Ground source heat pumps (GSHP) make use of the heat available under the ground to heat your home. They offer a number of advantages over air source heat pumps but tend to be more expensive due to the initial ground source heat pump borehole cost, which can be more expensive than the alternative, horizontal trenches.
What is a heat pump?
Heat pumps move heat energy from one place to another, in the case of a ground source heat pump this means moving the heat that is present under the ground into your home, where it is used to raise the inside air temperature to a comfortable level and can also be used to heat your domestic hot water.
How do heat pumps work?
You can think of a heat pump as a refrigerator running in reverse. Instead of taking the heat from the inside of your fridge compartment and moving it to the back grill of the fridge, where it is emitted to the air in your kitchen, a heat pump takes the heat present outside your home and transfers it into the building.
The heat is usually distributed around the building using either underfloor heating and low-temperature radiators. Underfloor heating is a great way to achieve this distribution of heat, because heat pumps work most effectively at low temperatures, which requires a larger surface area for the transfer to take place. Placing pipework underneath your entire floor area can provide a huge surface area and also has the pleasant side-effect of keeping your feet nice and cosy.
The transfer of heat from outside to inside is achieved using the refrigeration cycle, which makes use of refrigerant fluid to absorb the heat, before concentrating it using a compressor. Finally it is passed through a condenser, across which air may be blown, which has the effect of heating the air to the desired temperature.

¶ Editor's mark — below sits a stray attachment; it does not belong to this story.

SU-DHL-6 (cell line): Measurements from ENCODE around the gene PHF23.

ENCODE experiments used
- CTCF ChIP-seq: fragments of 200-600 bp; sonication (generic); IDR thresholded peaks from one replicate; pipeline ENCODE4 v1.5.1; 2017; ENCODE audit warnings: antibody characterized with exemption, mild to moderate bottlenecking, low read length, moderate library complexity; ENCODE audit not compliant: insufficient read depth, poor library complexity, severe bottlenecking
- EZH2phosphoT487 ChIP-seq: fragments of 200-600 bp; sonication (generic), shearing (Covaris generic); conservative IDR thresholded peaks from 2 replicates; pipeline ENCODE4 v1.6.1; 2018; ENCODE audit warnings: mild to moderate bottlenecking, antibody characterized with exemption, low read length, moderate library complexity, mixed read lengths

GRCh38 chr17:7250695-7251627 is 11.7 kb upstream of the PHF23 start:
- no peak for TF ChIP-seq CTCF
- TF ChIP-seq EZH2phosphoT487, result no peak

This warmed air is then circulated around the home, sometimes with the use of ducts, but it may also just be blown into living space as is the case in a ductless system.
What is a ground source heat pump?
The principles defining the operation of all heat pumps are fundamentally the same, as outlined above in the previous section. There are a few main types of heat pump, including air source heat pumps, water source heat pumps and ground source heat pumps. In addition to these main types, you can also get exhaust air heat pumps, which as you might imagine extract their heat from the exhaust air from a building that has a mechanical ventilation system installed.
In this article, we are focusing on ground source heat pumps. But where does the heat come from for a ground source heat pump?
The facile answer to this question is “from the ground”, but the real question is how does the heat get there in the first place?
It is possible to drill deep enough to make use of heat from the Earth’s molten core. If you’ve ever been down a deep mine, you will have noticed that the deeper you go the warmer it gets. That’s not due to the machinery in operation down there, or even all the hard-working bodies. It’s actually because you are getting closer to the Earth’s molten core.
The temperature gradient as you travel down through the Earth’s crust means that for every kilometre you travel vertically downwards, the temperature increases by about 25°C. So, believe me can get pretty hot down the mine – plenty hot enough to power a ground source heat pump.
But making use of geothermal energy from the Earth’s core is the exception rather than the rule when it comes to ground source heat pumps.
Most of the heat energy used by has its origin in the sun. As the sun shines down on the Earth’s surface, heat is transferred and absorbed by the ground. Most ground source heat pumps tend to be relatively shallow in construction and therefore source most of their heat from the shallow ground but is warmed by the sun.
The average temperature at moderate depth below ground level in Scotland is approximately 10°C, and this temperature remains relatively stable all year round. And this is one of the key advantages of a ground source heat pump.
Whereas air source heat pumps tend to have to work harder during the cold winter months because there is less heat available in the cooler air, ground source heat pumps have the advantage of obtaining their heat from the more stable conditions underground.
This allows a ground source heat pumps to operate more efficiently, particularly during the winter. The big benefit of this is that you use less electricity, which not only is better for the planet, but also save you money. Something that is very welcome indeed given the current energy crisis sending electricity prices soaring.
How much land do you need for a ground source heat pump?
Ground source heat pumps fall into two broad categories, namely those that bury the pipework in long shallow trenches and those that install the pipework in vertical boreholes.